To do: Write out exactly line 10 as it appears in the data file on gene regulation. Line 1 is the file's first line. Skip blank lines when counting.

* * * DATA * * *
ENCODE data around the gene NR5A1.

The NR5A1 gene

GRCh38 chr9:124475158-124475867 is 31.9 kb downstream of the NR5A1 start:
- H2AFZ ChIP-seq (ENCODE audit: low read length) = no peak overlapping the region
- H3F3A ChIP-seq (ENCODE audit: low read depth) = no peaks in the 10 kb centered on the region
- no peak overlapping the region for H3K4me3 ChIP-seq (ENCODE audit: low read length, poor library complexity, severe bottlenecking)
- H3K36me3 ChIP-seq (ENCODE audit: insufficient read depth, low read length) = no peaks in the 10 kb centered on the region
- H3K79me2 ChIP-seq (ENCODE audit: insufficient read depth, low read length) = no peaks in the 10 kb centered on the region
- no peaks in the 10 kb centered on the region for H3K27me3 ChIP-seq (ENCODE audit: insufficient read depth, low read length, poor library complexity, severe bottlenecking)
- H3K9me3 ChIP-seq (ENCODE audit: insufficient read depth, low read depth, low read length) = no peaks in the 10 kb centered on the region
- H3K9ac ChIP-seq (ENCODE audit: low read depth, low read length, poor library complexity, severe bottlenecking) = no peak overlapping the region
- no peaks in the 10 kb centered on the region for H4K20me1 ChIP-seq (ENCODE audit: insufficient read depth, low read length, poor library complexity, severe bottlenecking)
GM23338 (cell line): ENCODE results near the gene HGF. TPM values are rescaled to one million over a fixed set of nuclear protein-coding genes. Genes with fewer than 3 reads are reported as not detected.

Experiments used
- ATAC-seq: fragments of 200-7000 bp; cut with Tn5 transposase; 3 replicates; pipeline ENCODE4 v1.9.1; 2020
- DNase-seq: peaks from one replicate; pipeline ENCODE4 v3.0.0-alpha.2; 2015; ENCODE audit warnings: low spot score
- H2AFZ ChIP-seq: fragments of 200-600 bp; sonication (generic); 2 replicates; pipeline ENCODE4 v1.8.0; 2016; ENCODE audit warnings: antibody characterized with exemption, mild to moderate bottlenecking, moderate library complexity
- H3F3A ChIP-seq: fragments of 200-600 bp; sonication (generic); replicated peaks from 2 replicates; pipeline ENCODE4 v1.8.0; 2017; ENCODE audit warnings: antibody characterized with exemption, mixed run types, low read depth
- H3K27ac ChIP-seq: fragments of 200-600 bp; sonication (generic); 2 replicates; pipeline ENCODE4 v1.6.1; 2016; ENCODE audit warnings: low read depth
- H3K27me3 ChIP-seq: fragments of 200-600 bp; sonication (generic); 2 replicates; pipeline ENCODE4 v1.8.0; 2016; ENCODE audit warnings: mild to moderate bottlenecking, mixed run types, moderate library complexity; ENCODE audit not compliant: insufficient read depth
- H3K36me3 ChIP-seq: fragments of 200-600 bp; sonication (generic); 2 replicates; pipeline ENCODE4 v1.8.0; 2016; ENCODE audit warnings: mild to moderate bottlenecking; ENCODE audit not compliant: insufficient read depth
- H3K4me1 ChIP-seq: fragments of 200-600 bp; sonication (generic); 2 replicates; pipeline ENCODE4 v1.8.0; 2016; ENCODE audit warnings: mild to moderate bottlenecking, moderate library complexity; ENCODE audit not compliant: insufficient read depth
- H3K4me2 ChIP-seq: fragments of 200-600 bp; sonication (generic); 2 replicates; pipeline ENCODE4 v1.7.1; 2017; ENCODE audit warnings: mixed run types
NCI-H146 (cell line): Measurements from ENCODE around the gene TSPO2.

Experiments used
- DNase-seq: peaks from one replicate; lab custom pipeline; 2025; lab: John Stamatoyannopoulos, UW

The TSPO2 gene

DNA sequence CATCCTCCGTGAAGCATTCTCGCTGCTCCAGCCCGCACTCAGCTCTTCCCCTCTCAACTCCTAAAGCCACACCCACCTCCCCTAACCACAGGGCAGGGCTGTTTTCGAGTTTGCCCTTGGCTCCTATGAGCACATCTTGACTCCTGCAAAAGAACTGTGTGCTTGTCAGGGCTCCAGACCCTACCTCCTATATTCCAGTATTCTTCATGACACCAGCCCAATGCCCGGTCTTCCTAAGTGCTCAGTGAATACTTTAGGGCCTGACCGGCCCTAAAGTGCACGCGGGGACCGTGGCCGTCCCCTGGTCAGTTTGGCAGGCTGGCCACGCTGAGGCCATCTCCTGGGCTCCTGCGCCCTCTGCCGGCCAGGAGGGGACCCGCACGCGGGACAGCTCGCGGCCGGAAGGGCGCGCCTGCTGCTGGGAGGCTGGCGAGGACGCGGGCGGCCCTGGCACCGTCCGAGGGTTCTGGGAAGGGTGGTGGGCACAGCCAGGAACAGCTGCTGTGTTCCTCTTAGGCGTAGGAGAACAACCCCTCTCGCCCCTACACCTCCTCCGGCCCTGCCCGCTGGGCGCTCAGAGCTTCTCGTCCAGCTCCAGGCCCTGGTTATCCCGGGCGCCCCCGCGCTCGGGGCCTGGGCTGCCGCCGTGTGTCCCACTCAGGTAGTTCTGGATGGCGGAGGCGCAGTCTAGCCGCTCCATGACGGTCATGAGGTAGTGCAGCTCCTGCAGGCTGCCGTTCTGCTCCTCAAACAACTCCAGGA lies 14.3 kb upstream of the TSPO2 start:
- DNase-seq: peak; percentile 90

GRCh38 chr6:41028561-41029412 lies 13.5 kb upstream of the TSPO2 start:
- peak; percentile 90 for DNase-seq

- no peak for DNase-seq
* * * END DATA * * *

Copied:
- H3K9me3 ChIP-seq (ENCODE audit: insufficient read depth, low read depth, low read length) = no peaks in the 10 kb centered on the region